Leave it to Germen Engineering
Eikka
not rated yet Oct 26, 2010
Now this is real improvement. Not 25 kph around a parking lot with the headlights off type.

Eikka
5 / 5 (4) Oct 26, 2010
Translating from German web forums where people have calculated the approximate energy requirements for the car, it seems that the battery should be approximately 115 kWh.

For conventional lithium batteries, that means a weight of at least 900 kilograms.
plasticpower
5 / 5 (1) Oct 27, 2010
Ouch.. At ~2000 lbs for just the battery that doesn't leave much for the rest of the car, does it?
ormondotvos
not rated yet Oct 27, 2010
What parts do you think they left out for a trip that long ?

Was there an extra battery?
DamienS
5 / 5 (1) Oct 27, 2010
It beggars belief that they would leave out, not just some, but ALL details of the electric drive and battery system of a supposedly record setting vehicle!
Titto
2.5 / 5 (2) Oct 27, 2010
Very nice indeed but all these car batteries have then to be charged from the electricity grid?? huh?
Imagine 1 million cars charging from the grid everyday?? come...on!!!
RodC
not rated yet Oct 27, 2010
*HAH* !! Tesla Motors has a 4-year headstart on Germany, and a contract with Daimler to produce batteries for their EV.
dsl5000
not rated yet Oct 27, 2010
That's not bad, was going to ask how fast they were going...but it seems to show that they would need to go on avg of 50mph which is decent. Of course they must've gone way faster than 50mph if they encountered stop and go traffic.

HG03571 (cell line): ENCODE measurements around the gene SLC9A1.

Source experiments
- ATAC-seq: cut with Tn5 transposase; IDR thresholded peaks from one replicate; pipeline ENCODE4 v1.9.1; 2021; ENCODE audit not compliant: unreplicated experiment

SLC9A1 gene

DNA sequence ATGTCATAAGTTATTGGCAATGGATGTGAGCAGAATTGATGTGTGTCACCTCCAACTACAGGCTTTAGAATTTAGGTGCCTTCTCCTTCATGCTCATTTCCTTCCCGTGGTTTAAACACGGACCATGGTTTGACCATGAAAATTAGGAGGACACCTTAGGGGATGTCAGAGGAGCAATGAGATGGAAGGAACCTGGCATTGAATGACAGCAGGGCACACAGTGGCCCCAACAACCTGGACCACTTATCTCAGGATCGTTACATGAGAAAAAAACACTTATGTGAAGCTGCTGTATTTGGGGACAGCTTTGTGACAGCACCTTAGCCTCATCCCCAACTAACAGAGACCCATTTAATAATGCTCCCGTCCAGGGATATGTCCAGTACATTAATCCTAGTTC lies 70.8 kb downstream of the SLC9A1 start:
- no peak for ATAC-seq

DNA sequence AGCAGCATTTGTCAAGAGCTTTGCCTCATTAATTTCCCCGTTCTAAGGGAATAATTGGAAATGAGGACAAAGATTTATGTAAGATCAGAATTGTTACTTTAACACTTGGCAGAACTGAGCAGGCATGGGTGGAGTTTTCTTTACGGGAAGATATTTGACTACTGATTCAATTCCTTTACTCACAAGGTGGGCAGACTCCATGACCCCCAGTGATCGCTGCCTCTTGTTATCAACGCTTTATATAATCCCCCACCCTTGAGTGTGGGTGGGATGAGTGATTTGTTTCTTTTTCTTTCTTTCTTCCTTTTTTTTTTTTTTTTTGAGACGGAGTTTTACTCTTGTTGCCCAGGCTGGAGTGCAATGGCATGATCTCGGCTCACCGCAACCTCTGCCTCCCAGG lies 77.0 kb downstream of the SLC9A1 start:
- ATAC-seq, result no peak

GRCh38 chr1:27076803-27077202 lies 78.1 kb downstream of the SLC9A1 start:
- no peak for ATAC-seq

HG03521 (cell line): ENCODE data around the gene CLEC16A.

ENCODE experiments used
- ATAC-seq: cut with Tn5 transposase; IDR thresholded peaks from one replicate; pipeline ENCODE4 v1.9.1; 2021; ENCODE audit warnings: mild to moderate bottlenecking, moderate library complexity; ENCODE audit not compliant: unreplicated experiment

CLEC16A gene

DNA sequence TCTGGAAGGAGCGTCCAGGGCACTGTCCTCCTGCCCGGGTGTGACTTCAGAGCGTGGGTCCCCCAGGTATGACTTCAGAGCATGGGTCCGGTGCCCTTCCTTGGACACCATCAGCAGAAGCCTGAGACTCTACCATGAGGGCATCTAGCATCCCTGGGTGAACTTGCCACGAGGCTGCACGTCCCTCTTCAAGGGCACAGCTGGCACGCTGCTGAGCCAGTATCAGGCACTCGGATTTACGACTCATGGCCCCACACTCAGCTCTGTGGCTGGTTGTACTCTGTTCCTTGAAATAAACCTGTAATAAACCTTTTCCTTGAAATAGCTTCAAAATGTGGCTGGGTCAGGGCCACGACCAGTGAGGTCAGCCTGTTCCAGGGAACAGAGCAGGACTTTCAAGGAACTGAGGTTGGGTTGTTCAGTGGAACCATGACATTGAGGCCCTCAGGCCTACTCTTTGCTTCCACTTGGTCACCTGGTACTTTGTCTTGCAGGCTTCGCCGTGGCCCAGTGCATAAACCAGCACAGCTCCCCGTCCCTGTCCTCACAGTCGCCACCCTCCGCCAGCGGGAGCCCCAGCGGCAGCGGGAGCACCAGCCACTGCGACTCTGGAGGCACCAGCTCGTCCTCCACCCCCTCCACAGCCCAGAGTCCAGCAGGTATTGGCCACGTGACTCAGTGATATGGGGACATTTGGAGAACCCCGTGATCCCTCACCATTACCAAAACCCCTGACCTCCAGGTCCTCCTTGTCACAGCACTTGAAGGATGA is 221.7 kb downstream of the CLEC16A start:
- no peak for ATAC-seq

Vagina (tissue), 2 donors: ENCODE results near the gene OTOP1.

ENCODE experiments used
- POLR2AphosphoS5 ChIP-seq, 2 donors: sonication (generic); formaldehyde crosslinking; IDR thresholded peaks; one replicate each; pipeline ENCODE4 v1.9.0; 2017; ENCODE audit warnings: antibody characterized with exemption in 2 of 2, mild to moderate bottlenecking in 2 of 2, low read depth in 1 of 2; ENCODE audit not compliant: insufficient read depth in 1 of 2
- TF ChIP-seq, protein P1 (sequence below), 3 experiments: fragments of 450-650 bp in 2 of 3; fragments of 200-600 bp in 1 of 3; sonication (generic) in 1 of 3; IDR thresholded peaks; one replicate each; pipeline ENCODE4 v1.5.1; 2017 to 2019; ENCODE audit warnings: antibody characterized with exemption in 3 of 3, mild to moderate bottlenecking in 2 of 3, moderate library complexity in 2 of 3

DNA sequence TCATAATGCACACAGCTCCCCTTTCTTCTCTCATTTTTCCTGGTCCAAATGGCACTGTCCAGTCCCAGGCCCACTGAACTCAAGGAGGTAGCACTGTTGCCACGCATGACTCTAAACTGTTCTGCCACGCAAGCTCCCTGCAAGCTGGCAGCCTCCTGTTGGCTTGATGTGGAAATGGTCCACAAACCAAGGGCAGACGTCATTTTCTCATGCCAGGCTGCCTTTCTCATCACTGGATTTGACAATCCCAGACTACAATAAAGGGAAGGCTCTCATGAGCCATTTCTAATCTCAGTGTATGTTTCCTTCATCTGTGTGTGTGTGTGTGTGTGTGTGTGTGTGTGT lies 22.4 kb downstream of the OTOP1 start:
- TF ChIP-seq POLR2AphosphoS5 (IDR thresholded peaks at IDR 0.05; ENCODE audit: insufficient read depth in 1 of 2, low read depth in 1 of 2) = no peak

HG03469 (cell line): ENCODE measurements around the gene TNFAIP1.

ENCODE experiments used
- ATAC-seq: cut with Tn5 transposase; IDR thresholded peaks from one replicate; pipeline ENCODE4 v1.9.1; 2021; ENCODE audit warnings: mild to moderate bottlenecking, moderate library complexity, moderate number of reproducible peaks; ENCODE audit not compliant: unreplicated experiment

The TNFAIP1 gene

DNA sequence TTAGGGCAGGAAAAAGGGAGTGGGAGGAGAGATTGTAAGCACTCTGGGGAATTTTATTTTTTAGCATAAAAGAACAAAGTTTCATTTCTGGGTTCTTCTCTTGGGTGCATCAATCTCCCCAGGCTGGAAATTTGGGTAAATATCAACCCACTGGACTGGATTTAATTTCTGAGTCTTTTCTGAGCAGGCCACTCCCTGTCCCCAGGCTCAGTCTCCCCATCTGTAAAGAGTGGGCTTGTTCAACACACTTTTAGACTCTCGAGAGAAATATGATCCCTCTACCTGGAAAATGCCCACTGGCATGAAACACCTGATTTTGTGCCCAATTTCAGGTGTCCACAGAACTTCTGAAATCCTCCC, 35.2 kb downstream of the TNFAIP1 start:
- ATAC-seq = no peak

John_balls
5 / 5 (1) Oct 27, 2010
Very nice indeed but all these car batteries have then to be charged from the electricity grid?? huh?
Imagine 1 million cars charging from the grid everyday?? come...on!!!

I know we should stop the presses and quit building them now.. holy cow.
Skeptic_Heretic
not rated yet Oct 27, 2010
Rather impressive distance with an average speed of 52 mph.

I'd like to see how long the charge time is on that vehicle. Sounds like EV may be the way to go.
baudrunner
2 / 5 (1) Oct 27, 2010
"It beggars belief that they would leave out, not just some, but ALL details of the electric drive and battery system of a supposedly record setting vehicle!" Oh, please! It beggars one to think that an intelligent reader could come up with an inane remark like that. You think they're lying? If they're not lying then they would be just plain stupid to release any technical details. This is just too game-changing.
PPihkala
not rated yet Oct 27, 2010
Some details are here:
http://www.engadg...72-mile/
DamienS
5 / 5 (2) Oct 27, 2010
Oh, please! It beggars one to think that an intelligent reader could come up with an inane remark like that. You think they're lying?

In fact, I hadn't considered that possibility, but having dug around some, it seems a lot of people are rather dubious about this. My complaint was that for a potentially game changing technology, no real technical details were provided.